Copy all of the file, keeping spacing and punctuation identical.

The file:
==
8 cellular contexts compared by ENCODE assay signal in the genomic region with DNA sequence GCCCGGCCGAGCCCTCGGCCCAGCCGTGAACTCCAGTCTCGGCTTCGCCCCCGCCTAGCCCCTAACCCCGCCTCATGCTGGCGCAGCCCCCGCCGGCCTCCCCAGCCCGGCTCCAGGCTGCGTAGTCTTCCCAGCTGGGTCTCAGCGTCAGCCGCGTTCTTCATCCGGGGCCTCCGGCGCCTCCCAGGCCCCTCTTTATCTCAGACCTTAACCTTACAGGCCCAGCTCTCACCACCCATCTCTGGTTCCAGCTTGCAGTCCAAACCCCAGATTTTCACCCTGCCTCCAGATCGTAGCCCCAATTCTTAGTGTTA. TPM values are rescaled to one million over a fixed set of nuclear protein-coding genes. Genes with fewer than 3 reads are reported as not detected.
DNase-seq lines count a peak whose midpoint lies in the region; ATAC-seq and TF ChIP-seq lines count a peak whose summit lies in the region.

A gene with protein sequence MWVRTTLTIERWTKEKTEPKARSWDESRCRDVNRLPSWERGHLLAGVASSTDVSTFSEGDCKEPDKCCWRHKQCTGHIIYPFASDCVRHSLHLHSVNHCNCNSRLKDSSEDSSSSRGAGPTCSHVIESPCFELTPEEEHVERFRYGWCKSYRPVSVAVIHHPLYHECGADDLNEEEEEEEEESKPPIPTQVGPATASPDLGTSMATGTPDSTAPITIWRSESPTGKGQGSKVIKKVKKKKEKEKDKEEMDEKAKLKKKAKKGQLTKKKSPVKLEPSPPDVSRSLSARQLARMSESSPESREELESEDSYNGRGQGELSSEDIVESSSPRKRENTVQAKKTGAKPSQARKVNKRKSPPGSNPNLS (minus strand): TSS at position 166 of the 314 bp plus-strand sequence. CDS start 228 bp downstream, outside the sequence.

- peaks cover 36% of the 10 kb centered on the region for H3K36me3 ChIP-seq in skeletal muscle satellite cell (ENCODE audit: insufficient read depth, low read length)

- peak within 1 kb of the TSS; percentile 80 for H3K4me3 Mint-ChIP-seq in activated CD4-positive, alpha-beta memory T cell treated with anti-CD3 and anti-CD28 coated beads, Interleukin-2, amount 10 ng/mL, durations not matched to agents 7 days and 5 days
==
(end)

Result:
8 cellular contexts compared by ENCODE assay signal in the genomic region with DNA sequence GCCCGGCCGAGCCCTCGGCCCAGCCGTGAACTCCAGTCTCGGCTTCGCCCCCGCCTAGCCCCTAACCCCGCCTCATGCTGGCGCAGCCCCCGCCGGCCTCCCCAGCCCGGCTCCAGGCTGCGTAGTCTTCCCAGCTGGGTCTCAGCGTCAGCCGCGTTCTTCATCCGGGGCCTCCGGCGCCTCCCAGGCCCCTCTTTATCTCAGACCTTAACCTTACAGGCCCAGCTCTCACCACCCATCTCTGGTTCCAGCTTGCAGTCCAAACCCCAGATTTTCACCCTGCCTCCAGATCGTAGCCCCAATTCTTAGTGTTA. TPM values are rescaled to one million over a fixed set of nuclear protein-coding genes. Genes with fewer than 3 reads are reported as not detected.
DNase-seq lines count a peak whose midpoint lies in the region; ATAC-seq and TF ChIP-seq lines count a peak whose summit lies in the region.

A gene with protein sequence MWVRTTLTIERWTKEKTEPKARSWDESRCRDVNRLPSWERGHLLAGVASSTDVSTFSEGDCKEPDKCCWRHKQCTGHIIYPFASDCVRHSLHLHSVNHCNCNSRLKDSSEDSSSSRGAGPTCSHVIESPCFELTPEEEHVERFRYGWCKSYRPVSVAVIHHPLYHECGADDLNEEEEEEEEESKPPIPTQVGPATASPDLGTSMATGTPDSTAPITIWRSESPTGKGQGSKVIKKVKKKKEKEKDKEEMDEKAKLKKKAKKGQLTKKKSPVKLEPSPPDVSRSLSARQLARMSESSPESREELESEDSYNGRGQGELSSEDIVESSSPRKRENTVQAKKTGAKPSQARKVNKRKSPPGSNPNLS (minus strand): TSS at position 166 of the 314 bp plus-strand sequence. CDS start 228 bp downstream, outside the sequence.

- peaks cover 36% of the 10 kb centered on the region for H3K36me3 ChIP-seq in skeletal muscle satellite cell (ENCODE audit: insufficient read depth, low read length)

- peak within 1 kb of the TSS; percentile 80 for H3K4me3 Mint-ChIP-seq in activated CD4-positive, alpha-beta memory T cell treated with anti-CD3 and anti-CD28 coated beads, Interleukin-2, amount 10 ng/mL, durations not matched to agents 7 days and 5 days